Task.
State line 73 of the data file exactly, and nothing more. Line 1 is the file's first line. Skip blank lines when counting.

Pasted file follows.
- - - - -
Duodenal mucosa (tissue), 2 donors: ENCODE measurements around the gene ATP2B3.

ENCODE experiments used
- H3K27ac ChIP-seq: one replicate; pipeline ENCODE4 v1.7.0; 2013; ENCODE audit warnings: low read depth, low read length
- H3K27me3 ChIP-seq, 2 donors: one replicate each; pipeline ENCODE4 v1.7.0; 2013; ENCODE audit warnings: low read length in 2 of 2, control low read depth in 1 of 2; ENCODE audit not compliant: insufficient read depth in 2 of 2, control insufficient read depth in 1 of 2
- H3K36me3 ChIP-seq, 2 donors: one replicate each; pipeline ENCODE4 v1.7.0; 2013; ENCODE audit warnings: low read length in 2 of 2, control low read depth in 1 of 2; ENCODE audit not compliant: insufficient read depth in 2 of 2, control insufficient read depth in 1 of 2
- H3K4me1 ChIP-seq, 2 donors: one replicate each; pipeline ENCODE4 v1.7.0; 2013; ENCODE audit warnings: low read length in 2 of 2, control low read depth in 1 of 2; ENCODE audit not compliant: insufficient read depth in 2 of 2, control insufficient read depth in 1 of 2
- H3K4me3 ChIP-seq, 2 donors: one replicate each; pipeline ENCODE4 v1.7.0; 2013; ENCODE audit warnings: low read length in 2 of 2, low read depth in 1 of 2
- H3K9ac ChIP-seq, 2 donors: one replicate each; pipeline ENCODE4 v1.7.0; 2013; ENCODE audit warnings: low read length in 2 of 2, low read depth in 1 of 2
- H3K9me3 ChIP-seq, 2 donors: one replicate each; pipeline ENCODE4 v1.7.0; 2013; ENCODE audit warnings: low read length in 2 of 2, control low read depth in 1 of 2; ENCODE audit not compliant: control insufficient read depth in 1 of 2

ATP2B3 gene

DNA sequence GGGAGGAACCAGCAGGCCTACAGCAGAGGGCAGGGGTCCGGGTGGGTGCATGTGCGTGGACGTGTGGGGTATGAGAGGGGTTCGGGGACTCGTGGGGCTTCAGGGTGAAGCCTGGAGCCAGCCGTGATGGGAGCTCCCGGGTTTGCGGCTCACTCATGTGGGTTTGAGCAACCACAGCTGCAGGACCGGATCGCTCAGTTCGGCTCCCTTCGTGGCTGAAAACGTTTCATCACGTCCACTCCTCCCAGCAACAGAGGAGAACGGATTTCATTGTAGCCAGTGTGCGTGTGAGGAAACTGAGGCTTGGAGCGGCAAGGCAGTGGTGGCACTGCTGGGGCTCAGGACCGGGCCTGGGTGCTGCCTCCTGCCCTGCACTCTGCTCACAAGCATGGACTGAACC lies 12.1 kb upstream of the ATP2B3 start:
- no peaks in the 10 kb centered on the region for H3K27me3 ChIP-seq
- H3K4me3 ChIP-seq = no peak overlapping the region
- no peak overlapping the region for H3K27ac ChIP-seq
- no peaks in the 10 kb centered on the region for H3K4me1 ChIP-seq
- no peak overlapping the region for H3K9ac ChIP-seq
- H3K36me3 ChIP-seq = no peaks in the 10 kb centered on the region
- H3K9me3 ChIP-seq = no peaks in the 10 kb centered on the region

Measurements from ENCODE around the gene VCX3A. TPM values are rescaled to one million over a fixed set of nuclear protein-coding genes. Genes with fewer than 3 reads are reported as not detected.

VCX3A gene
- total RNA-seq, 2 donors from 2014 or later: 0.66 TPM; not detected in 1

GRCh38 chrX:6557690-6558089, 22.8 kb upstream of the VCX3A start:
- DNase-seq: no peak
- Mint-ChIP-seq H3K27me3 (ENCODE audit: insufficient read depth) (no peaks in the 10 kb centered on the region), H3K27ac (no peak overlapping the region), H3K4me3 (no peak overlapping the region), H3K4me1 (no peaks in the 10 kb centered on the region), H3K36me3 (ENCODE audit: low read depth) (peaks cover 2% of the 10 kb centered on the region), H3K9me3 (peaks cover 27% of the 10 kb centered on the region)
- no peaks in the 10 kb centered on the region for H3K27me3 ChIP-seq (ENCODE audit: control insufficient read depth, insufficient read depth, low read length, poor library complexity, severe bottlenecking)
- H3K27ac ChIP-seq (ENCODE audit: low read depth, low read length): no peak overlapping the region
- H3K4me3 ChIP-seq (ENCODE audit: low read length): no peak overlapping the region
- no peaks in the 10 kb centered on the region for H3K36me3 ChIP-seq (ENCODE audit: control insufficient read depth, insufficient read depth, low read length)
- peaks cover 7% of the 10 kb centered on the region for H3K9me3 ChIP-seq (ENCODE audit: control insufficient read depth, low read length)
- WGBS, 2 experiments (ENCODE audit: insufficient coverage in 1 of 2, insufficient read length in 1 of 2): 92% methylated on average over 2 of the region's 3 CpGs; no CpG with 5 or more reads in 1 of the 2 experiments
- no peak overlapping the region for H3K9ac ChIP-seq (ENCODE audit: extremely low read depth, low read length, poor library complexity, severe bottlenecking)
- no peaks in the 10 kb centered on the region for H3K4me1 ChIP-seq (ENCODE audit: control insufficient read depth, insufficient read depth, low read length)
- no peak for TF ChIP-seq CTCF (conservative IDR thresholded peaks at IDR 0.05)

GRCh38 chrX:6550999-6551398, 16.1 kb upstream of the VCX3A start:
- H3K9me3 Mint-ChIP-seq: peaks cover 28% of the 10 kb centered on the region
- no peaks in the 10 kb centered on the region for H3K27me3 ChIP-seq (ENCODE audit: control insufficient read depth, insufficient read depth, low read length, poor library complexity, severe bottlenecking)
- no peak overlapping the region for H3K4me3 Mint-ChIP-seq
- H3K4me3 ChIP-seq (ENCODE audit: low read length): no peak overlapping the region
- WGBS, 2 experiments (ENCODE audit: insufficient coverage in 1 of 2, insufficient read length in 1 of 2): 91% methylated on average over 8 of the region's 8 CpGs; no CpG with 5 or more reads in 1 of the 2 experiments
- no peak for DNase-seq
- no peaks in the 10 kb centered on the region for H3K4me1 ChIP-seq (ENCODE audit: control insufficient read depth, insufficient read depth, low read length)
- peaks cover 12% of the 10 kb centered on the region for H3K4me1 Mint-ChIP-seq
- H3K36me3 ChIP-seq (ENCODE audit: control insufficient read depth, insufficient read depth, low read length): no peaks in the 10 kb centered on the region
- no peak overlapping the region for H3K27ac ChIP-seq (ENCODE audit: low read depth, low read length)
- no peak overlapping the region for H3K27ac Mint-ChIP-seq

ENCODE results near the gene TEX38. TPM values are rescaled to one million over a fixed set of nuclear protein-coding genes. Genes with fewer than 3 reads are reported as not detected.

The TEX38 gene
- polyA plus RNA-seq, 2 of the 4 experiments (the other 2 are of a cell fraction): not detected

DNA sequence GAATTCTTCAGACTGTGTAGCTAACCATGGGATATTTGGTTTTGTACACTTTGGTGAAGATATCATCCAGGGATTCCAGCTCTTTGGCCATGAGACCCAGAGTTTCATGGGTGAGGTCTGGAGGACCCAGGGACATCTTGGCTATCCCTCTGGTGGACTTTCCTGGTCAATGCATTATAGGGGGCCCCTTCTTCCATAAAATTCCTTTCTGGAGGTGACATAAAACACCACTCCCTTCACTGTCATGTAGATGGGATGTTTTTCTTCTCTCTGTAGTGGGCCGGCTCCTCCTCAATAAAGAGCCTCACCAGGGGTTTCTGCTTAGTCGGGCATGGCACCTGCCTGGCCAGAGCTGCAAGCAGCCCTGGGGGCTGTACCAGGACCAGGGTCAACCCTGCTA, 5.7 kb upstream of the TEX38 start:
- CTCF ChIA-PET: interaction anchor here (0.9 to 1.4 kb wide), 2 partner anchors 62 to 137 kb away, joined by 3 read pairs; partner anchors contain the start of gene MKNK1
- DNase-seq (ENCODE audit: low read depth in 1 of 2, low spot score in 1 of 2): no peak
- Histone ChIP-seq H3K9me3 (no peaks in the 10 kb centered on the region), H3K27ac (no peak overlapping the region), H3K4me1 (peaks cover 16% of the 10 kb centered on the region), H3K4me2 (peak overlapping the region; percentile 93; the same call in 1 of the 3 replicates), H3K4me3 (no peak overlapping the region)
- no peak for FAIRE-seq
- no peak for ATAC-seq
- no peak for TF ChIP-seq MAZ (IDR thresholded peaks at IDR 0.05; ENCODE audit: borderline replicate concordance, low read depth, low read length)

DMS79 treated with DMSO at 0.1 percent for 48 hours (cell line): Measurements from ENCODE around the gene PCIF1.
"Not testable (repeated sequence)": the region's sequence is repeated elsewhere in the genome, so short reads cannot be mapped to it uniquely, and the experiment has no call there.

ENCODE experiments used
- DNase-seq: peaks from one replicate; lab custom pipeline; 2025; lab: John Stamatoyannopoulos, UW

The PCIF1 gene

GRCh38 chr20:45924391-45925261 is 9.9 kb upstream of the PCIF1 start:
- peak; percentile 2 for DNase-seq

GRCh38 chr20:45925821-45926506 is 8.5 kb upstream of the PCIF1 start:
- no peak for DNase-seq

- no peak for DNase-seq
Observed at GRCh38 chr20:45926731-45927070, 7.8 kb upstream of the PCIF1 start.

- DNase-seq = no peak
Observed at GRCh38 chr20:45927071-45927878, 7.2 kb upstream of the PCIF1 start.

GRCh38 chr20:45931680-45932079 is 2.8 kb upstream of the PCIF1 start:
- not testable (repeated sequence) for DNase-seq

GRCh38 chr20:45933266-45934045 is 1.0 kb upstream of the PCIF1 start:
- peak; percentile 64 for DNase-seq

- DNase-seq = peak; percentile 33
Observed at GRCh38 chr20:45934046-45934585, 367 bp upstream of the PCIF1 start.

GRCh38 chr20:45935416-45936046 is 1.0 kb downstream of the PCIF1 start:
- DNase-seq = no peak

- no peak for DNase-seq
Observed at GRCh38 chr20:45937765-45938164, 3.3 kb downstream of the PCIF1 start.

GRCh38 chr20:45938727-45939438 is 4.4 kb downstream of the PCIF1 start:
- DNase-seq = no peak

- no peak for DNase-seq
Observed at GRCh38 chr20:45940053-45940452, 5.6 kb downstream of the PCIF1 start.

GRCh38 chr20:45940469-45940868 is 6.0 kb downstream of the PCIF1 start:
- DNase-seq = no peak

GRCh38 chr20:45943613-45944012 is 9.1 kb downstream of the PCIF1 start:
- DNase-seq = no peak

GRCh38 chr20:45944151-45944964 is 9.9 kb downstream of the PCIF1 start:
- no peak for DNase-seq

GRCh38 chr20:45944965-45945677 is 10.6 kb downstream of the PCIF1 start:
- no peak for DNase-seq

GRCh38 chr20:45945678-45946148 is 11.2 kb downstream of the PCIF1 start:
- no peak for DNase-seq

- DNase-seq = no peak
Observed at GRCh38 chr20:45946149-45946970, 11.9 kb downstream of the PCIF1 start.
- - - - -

- DNase-seq = peak; percentile 33